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The Lagos Chamber of Commerce International Arbitration Centre (LACIAC) in conjunction with Yusuf Ali & Co and Perchstone & Graeys held a roundtable at the Lagos Chamber of Commerce and Industry (LCCI) to discuss the Challenges of Financing Infrastructure.

Investors harped on the need for Nigeria to remove bottlenecks to capital access while urging reforms that would ensure that business owners get justice within the shortest possible time.

Read the full article on Business Day:

The Arbitration and Conciliation Act (Repeal and Re-enactment) Bill (The Bill) has successfully passed through the Senate and awaits the concurrence of the House of Representatives and the assent of the Presidential to become law. The purpose of this reform is to modernize Nigeria’s arbitration law and tackle problems that have been a disincentive to arbitrating in Nigeria.

Under the present framework, guerrilla tactics have usually been employed in arbitral proceedings, often in the form of incessant “interlocutory appeals” to court complaining of arbitrator “misconduct” and often accompanied by injunctions to restrain arbitral proceedings. The Bill has removed the concept of “misconduct” and aligned the grounds on which awards may be challenged with the more limited “due process” and “jurisdictional” grounds contained in the UNCITRAL Model Law and the New Your Convention.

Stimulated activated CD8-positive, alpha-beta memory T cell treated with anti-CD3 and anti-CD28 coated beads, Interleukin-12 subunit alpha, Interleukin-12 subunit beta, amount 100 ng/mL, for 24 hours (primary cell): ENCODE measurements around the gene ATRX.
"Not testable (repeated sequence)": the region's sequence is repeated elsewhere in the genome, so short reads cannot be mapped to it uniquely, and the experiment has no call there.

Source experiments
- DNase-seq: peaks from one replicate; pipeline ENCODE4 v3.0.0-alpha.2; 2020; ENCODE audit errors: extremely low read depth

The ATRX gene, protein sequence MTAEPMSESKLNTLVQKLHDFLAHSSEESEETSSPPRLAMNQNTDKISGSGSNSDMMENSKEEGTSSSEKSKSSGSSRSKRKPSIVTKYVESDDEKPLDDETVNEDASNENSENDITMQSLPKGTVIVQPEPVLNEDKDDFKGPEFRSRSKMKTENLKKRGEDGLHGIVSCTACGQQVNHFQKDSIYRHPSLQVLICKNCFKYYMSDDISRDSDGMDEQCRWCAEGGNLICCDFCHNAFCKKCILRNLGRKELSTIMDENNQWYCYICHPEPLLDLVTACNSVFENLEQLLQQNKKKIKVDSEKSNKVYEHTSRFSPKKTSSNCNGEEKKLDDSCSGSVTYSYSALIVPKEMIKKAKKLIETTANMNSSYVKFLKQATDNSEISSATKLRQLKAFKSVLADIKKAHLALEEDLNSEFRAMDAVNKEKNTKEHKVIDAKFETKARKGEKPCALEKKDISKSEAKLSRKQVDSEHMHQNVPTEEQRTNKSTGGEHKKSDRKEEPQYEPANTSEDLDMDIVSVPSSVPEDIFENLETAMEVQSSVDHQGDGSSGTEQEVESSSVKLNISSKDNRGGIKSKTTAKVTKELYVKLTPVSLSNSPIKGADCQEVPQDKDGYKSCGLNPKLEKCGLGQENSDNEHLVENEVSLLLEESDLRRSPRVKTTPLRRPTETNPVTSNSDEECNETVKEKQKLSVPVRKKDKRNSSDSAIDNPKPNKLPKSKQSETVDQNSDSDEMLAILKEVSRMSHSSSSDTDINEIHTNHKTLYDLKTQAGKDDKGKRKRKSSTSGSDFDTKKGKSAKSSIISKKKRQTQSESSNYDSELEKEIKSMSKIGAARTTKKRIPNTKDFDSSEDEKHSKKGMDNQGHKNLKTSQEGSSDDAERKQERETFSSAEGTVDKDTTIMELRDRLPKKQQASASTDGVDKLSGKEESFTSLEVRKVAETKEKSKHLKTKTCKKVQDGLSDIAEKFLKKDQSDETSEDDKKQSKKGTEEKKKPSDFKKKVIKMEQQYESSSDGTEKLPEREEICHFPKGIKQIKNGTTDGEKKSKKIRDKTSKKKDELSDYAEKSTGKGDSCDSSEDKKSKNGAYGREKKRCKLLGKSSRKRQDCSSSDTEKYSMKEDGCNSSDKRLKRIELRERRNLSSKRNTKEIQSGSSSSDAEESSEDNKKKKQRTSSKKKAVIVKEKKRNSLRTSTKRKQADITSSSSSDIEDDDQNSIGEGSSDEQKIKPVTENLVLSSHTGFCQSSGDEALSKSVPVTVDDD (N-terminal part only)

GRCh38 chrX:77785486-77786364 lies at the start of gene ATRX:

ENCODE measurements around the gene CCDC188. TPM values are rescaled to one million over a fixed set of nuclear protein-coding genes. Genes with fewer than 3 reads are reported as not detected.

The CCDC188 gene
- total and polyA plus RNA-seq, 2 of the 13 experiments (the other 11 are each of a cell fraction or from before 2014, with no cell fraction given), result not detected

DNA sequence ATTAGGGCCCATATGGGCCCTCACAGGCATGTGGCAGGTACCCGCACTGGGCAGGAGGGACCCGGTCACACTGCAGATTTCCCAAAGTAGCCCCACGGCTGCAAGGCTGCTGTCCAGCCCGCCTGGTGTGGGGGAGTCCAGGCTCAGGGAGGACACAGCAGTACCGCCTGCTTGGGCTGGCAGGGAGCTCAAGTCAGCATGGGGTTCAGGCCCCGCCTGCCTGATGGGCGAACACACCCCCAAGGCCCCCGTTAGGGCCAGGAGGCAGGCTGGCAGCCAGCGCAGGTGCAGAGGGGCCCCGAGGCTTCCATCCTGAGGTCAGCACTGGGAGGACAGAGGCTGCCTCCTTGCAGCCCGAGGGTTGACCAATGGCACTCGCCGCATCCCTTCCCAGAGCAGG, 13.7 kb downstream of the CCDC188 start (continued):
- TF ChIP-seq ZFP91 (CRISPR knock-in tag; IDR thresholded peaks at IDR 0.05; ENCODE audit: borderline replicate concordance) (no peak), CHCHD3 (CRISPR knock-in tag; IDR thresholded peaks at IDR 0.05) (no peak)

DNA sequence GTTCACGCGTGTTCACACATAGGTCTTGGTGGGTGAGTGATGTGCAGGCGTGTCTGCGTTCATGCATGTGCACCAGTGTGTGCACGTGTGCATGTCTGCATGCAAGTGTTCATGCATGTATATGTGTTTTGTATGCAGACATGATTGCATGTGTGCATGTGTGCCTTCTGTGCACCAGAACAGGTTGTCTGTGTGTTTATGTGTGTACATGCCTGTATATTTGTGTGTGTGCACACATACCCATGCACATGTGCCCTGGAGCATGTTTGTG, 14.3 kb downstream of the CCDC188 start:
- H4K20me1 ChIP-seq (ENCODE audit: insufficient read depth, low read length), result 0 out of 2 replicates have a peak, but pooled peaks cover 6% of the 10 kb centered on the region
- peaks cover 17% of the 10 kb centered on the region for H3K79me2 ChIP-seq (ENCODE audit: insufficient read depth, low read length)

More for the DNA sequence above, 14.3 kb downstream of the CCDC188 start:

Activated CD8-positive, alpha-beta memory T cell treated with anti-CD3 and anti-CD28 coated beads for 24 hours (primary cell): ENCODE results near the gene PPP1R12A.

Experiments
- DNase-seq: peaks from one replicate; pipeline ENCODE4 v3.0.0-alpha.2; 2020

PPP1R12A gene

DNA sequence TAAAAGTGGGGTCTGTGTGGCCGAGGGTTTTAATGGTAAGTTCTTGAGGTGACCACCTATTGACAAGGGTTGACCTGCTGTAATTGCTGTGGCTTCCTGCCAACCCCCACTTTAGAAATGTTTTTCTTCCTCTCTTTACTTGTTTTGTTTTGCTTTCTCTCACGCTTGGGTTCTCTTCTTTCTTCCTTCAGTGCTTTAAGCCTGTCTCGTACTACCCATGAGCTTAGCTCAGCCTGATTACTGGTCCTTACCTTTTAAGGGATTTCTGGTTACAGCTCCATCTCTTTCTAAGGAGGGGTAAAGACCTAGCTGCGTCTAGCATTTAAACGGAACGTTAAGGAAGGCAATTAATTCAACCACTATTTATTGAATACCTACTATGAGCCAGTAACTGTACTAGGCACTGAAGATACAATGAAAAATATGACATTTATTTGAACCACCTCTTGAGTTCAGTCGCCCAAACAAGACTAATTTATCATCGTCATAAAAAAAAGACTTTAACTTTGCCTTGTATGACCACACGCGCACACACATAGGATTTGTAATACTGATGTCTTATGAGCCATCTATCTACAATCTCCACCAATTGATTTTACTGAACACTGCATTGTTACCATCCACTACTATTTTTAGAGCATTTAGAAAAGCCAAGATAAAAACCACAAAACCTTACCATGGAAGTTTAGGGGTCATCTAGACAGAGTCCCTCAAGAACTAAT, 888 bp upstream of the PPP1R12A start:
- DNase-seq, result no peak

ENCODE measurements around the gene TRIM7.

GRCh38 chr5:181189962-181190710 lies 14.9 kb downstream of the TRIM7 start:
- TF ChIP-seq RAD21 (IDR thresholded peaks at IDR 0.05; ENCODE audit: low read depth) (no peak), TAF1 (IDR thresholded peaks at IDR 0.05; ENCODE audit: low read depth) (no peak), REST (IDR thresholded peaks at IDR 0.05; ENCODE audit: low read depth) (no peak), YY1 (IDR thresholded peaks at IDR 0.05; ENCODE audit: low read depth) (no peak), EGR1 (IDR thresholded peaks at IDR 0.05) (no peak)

When an arbitration proceeding eventually comes to a conclusion, enforcement can be quite problematic if the losing party decides to challenge the arbitral award. Under the present framework, the scope for courts to review arbitral awards is very wide and is, in effect, almost comparable to the full merits review that applies to first instance court decisions. The Bill recently passed by the Nigerian Senate has taken a bold step to address this issue by considerably reducing the wide scope for judicial review that currently exists and, in its place, providing for an appellate level arbitral process that will review the award of first instance arbitral tribunals.